Sotheby’s Will Offer Four Newly Restituted Impressionist Works by Renoir, Gauguin, and Cézanne in Its Marquee May Auctions

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After years of legal tussles, there are sure to be fireworks at Sotheby’s next month when a group of top-flight Impressionist paintings that were restituted to the heirs of legendary dealer Ambroise Vollard come on the block at the house’s major evening sale in New York.

The four works, including two paintings by Pierre-Auguste Renoir— (1883) and (1908)—along with Paul Cézanne’s (1890-1892) and Paul Gauguin’s (1885), will be offered on May 16.

The overall low/high estimate for the group is $11.5 million to $17.35 million. The works were shown at Sotheby’s Paris last week.

The group is led by the Gauguin, which Sotheby’s calls one of his most significant still lifes, and is estimated at $10 million to $15 million. Further adding to its provenance appeal, it hung for more than three decades at the Musée d’Orsay.

According to a statement from Sotheby’s, 1885 was when the artist began to pursue his art full-time, moving away from the naturalism of the Impressionist movement and beginning to experiment with vibrant colors. His explorations during this period would eventually form the basis of the Post-Impressionist movement, which caught the eye of fellow artist Van Gogh. A few years later, he invited Gauguin to join him in Arles, in the South of France. It was around the same time that Vollard began to see potential in Gauguin and became a key player in the development of his career, arranging major Gauguin exhibitions after the artist had departed for Tahiti in the 1890s.

The record for a Gauguin at auction is $105.7 million paid for (1899), an oil on burlap that was sold at Christie’s New York last fall as part of the storied Paul Allen collection. In 2015, a Gauguin painting, , or (1892), that was owned by a Swiss collector, was reportedly sold privately to a Qatar museum for $300 million.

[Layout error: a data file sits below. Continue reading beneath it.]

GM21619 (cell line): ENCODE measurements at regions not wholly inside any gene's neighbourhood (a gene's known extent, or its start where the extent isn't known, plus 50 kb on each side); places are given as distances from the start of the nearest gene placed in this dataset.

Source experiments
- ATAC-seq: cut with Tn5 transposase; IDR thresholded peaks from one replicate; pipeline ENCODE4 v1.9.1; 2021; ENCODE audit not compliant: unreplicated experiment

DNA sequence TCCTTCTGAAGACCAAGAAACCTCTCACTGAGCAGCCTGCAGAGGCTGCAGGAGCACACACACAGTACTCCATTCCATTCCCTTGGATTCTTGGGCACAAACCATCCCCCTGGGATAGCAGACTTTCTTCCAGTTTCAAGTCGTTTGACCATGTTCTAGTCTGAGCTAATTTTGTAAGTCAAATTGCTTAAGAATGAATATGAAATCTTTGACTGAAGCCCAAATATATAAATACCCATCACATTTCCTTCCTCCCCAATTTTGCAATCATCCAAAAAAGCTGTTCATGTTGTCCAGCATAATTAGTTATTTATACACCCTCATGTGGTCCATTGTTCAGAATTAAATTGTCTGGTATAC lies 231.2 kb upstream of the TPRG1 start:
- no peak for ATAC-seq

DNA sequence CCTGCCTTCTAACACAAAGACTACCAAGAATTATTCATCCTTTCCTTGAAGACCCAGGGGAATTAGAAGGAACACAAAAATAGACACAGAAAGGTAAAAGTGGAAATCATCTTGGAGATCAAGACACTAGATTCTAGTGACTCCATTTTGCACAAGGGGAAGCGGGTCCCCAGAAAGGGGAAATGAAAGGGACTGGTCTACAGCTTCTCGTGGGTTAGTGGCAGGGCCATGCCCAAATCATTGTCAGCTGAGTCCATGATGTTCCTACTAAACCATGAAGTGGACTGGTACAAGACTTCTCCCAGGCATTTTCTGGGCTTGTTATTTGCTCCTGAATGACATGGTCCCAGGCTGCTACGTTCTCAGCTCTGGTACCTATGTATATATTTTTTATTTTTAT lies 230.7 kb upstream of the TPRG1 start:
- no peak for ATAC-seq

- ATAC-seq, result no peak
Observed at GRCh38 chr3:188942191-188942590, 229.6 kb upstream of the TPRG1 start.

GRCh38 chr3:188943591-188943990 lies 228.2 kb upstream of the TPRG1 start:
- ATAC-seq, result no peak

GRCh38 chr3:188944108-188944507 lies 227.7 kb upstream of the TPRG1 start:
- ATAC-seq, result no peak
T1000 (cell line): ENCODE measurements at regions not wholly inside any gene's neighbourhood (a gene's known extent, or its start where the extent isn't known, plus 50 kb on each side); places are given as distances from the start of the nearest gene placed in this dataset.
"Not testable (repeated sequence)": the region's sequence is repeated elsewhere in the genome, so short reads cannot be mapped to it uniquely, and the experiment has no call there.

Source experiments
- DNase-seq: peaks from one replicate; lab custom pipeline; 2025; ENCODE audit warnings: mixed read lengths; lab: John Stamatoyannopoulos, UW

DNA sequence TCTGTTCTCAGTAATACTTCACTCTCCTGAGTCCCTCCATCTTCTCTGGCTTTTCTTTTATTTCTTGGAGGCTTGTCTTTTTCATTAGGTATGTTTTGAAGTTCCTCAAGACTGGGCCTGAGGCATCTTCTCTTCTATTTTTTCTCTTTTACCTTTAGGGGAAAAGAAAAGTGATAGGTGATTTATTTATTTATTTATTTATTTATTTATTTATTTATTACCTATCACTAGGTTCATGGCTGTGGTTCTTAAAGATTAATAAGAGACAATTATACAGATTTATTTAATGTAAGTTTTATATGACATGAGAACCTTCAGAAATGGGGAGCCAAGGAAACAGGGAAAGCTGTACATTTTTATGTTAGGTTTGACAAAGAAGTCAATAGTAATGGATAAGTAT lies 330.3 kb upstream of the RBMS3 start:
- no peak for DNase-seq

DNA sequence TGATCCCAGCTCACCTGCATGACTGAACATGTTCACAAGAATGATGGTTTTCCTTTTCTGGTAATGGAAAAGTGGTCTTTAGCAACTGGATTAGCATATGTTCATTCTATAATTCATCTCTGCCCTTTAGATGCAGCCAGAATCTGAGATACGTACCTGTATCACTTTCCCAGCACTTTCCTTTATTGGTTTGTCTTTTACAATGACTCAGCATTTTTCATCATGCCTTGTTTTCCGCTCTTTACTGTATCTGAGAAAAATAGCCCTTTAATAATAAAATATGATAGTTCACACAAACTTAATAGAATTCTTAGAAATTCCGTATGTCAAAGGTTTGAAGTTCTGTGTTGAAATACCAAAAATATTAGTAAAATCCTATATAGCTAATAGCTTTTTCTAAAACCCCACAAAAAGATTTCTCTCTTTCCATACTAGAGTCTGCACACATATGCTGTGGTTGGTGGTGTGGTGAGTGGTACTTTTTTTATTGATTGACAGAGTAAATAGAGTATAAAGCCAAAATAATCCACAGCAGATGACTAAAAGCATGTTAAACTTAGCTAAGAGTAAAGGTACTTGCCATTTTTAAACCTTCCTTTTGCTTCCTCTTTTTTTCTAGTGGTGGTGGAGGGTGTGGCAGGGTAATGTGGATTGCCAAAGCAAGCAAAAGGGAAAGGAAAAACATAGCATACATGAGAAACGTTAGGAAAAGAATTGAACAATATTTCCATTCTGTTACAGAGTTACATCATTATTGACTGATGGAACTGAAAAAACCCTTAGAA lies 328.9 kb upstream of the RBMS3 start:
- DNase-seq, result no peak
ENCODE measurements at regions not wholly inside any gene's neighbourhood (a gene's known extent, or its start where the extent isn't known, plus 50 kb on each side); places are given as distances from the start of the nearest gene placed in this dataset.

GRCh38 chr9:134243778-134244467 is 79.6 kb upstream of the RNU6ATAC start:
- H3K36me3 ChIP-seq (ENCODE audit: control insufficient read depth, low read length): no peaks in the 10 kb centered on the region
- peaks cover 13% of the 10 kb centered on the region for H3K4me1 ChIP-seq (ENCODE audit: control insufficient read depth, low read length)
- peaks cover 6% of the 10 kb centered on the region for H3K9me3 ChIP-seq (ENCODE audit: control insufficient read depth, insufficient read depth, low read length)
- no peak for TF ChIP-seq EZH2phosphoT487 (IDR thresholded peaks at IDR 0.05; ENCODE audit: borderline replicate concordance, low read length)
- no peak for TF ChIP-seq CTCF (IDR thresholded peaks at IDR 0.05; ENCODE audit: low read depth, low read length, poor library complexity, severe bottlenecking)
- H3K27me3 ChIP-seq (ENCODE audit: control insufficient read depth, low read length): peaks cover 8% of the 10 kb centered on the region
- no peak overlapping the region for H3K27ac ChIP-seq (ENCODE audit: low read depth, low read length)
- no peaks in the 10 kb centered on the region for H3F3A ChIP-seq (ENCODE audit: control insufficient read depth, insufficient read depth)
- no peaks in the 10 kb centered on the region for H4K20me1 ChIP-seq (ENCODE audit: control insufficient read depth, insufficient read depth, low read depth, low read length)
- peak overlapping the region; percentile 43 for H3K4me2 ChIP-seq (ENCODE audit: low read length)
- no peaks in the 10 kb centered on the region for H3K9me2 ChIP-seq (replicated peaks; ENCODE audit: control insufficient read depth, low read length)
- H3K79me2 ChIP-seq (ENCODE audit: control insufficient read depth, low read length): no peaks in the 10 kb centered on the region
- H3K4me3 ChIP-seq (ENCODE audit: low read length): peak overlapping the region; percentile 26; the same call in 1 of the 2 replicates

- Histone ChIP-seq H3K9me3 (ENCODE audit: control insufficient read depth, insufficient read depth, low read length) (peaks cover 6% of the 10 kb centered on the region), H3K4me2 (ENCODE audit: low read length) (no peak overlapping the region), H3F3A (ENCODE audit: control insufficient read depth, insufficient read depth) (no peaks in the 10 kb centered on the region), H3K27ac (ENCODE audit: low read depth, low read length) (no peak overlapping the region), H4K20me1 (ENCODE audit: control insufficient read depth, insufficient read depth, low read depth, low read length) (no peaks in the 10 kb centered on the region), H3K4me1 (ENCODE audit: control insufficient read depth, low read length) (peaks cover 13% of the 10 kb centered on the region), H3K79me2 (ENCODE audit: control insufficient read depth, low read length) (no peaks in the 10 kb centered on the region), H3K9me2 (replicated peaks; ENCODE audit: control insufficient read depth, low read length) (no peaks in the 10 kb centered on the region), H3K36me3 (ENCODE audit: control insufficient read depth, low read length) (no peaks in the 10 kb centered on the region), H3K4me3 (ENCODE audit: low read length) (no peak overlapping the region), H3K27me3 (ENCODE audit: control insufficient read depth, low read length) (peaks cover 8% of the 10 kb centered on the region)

Pierre-Auguste Renoir, Paysage de bord de mer (circa 1884). Image courtesy Sotheby's.

Pierre-Auguste Renoir, Paysage de bord de mer (c. 1884). Photo courtesy Sotheby’s.

Elsewhere in the upcoming Sotheby’s offerings are: the Renoir landscape, , estimated at $1 million to $1.5 million, and created while the artist was at the height of his independence in 1884; a red chalk by Renoir depicting the Greek myth, the Judgement of Paris, and titled (c. 1915), which is estimated at $300,000 to $500,000; and a watercolor and pencil work on paper by Cézanne titled (c. 1882–84), which is estimated at  $250,000 to $350,000.

Sotheby’s said the display at its Paris gallery after years of legal wrangling brought the storied history of the works “full circle” in the development of the shared understanding of Impressionist and Modern art.

Pierre-August Renoir Judgement of Paris or Le Jugement de Pâris (circa 1915). Image courtesy Sotheby's.

Pierre-August Renoir, Judgement of Paris or Le Jugement de Pâris (c. 1915). Photo courtesy Sotheby’s.

Vollard was instrumental in building the reputations of the most significant artists of the time, including Pablo Picasso, Paul Cézanne, Henri Matisse,  Gauguin, Van Gogh, and others. Not only did he stage the first solo shows for many of these artists, but also supported them throughout their careers, establishing their legacies by publishing prints and illustrated books of their work, and ensuring their works were placed in major institutional and private collections.

Vollard left behind some 6,000 artworks when he died in a car crash in 1939. As the Nazis invaded France the following year, his brother, Lucien Vollard, along two French art experts, Étienne Bignou and Martin Fabiani, allegedly stole numerous paintings from the dealer’s inheritance.

Some of the artworks were sold to members of the Nazi party, with whom Bignou and Fabiani had close ties; others were offered to German museums and dealers.

Paul Cézanne, Sous-bois (1882 - 84). Image courtesy Sotheby's.

Paul Cézanne, Sous-bois (1882–84). Photo courtesy Sotheby’s.

In 2013, the Vollard heirs filed to have a total of seven artworks returned, including the four paintings being sold next month. The French state declined the request, claiming that there was not sufficient proof that the pieces were stolen.

Eventually the case made its way through the French court system, and in May 2022, a judge ruled that the four artworks by Cézanne, Gauguin, and Renoir were the property of Vollard when he died and therefore should belong to his heirs. The ruling was then upheld in a French High Court last November.

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